The central province of Quang Binh has announced a plan to build 10 golf courses to lift its residents out of poverty, but environmentalists warn that the project will cause serious sea pollution.
The province, whose per capita income is only around US$1,100, or half of the national average, wants to draw more tourists. It is now already famous for beautiful beaches and an impressive cave system which includes the world’s largest cave Son Doong.
Officials from the central province said at a recent press briefing that it had originally looked for investors to develop only one golf course. But then Hanoi-based property group FLC decided to build 10 courses after surveying the area.
Officials now strongly support the idea, arguing that the courses will make Quang Binh a “unique” destination in the country for golf players.
“It will save players time and money from traveling a long way to different courses,” said the province spokesperson Truong An Ninh.
The courses will take over an area of around 1,000 hectares (2,470 acres) along the sea and are expected to cost at least VND3 trillion (US$135 million).
Ninh said the location is a sandy desert and the project will not affect arable or residential land.
He said most people living in the area now are poor and the courses will create jobs for them.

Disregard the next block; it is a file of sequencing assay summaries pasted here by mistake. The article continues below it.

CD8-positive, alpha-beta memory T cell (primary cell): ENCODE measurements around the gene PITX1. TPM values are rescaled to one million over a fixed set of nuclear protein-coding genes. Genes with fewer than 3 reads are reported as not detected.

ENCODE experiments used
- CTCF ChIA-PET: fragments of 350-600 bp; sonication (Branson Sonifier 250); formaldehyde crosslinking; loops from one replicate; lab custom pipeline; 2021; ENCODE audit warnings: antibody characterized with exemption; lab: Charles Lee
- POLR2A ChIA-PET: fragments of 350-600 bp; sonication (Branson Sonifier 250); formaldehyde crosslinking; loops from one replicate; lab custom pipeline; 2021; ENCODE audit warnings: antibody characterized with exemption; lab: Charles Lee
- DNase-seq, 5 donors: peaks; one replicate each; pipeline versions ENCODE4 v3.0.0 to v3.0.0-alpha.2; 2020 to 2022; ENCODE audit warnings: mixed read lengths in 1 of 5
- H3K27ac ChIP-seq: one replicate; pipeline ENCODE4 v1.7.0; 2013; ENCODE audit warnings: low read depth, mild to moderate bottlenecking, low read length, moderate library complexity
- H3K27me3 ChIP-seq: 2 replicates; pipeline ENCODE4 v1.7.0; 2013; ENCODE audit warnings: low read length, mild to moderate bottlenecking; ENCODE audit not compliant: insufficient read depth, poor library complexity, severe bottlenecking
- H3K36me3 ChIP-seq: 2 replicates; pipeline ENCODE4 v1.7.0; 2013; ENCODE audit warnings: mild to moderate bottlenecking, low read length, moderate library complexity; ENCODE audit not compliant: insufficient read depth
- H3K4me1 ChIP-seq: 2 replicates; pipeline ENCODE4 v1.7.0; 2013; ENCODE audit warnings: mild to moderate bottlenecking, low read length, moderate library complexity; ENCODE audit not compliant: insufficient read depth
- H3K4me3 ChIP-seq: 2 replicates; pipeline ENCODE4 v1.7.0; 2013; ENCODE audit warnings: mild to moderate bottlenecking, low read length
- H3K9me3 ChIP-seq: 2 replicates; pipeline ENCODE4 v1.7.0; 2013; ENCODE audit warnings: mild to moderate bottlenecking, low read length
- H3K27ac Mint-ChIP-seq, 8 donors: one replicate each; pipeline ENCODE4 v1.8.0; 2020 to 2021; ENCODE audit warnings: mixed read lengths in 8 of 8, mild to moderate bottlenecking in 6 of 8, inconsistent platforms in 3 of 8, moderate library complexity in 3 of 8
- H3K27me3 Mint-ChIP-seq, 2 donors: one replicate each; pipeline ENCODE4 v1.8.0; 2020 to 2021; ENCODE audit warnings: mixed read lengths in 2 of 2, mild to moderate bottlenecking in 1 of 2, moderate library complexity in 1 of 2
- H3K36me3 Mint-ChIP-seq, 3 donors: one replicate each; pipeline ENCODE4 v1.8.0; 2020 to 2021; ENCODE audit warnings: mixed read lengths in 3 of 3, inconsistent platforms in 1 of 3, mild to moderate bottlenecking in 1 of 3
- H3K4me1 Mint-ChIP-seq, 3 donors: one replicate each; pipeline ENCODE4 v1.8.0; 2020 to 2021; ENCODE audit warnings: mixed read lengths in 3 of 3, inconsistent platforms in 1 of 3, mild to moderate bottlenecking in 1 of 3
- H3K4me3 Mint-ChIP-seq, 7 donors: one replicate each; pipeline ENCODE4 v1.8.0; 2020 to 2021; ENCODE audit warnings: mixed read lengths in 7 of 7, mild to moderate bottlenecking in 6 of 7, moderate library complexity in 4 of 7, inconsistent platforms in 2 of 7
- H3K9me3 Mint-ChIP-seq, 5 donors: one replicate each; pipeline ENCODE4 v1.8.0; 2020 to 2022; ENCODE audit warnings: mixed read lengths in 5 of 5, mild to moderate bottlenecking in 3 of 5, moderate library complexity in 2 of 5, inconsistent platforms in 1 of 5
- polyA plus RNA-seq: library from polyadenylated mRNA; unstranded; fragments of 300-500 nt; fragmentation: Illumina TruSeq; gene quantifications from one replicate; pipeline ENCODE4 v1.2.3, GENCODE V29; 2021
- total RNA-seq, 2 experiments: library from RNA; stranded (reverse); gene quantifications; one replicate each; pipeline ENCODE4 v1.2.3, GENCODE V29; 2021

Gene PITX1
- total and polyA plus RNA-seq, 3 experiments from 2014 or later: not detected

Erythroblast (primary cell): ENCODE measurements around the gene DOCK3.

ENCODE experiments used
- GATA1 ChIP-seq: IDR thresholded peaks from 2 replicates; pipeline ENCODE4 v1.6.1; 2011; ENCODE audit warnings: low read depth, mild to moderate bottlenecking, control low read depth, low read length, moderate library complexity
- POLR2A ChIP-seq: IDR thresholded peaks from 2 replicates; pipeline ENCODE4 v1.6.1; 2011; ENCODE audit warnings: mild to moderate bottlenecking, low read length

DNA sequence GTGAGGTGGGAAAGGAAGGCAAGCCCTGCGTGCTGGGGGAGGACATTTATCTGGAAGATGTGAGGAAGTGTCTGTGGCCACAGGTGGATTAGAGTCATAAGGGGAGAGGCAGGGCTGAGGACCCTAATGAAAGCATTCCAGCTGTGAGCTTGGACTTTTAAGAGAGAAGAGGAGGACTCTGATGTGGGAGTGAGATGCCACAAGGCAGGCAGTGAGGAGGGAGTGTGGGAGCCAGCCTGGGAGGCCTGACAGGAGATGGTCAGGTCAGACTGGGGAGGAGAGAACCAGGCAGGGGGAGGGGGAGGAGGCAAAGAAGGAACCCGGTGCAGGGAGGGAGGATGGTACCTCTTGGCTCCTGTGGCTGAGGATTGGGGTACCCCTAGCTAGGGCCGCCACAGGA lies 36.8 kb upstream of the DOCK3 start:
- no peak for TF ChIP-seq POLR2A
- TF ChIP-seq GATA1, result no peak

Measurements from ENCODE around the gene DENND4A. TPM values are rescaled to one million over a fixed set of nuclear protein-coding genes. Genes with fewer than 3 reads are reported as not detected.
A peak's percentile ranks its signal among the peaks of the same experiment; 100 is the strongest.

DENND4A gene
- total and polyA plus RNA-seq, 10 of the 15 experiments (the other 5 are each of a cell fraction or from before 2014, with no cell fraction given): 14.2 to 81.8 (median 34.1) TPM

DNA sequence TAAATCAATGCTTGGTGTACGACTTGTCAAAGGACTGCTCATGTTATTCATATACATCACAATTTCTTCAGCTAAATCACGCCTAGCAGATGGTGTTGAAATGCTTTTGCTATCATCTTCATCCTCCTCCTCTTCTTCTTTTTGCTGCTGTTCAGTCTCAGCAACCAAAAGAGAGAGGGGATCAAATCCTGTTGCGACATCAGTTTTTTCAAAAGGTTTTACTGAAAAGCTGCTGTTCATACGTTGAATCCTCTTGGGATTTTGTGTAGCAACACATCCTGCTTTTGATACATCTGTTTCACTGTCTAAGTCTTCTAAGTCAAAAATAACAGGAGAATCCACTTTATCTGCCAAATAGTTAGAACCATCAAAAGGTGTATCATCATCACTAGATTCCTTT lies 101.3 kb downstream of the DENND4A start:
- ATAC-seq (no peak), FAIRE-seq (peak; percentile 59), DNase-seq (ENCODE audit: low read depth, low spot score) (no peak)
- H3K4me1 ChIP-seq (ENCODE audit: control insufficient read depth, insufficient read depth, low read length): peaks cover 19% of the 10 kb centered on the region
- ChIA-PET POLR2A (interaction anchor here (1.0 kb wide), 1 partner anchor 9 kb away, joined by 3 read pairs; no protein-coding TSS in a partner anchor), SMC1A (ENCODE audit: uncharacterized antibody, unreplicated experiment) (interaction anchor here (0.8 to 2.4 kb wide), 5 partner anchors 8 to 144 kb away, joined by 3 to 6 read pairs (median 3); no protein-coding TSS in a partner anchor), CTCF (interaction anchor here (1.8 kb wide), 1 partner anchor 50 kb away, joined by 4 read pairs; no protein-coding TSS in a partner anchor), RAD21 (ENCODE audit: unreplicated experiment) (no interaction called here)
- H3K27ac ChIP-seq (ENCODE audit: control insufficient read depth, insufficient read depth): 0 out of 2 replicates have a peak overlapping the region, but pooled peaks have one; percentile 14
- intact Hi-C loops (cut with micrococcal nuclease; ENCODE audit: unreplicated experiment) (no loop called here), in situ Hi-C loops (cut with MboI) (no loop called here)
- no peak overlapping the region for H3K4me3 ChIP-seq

“The investor has carefully calculated the economic gains for them and local people,” he said, as cited by Tuoi Tre newspaper.
Quang Binh is not part of the national development plan for 96 golf courses by the end of 2020.
Its plan for the new courses will need to be approved by the central government.
Officials have promised that they will strictly follow environmental requirements and learn from good practices in neighboring provinces.
Still environmentalists have protested against the plan, arguing that the coastline golf courses will damage the environment.
Dr. Vu Thanh Ca, an expert from the Vietnam Administration of Seas and Islands, said no coastline development is good for the environment.
“Building a golf course by the sea is something the province should never do,” Ca told Tien Phong newspaper.
He cited examples in the US, China, South Korea and Indonesia where rules strictly protect coastal ecology from any tourism and commercial development.
Those rules also make sure that the public have free access to the sea.
Nguyen Khac Kinh, a former official at the environment ministry, said the courses “can change the vegetation along the coast and the huge amount of chemicals used will pollute the sea.”
Kinh said an area of 1,000 hectare of golf courses can use more than a thousand tons of fertilizers a year.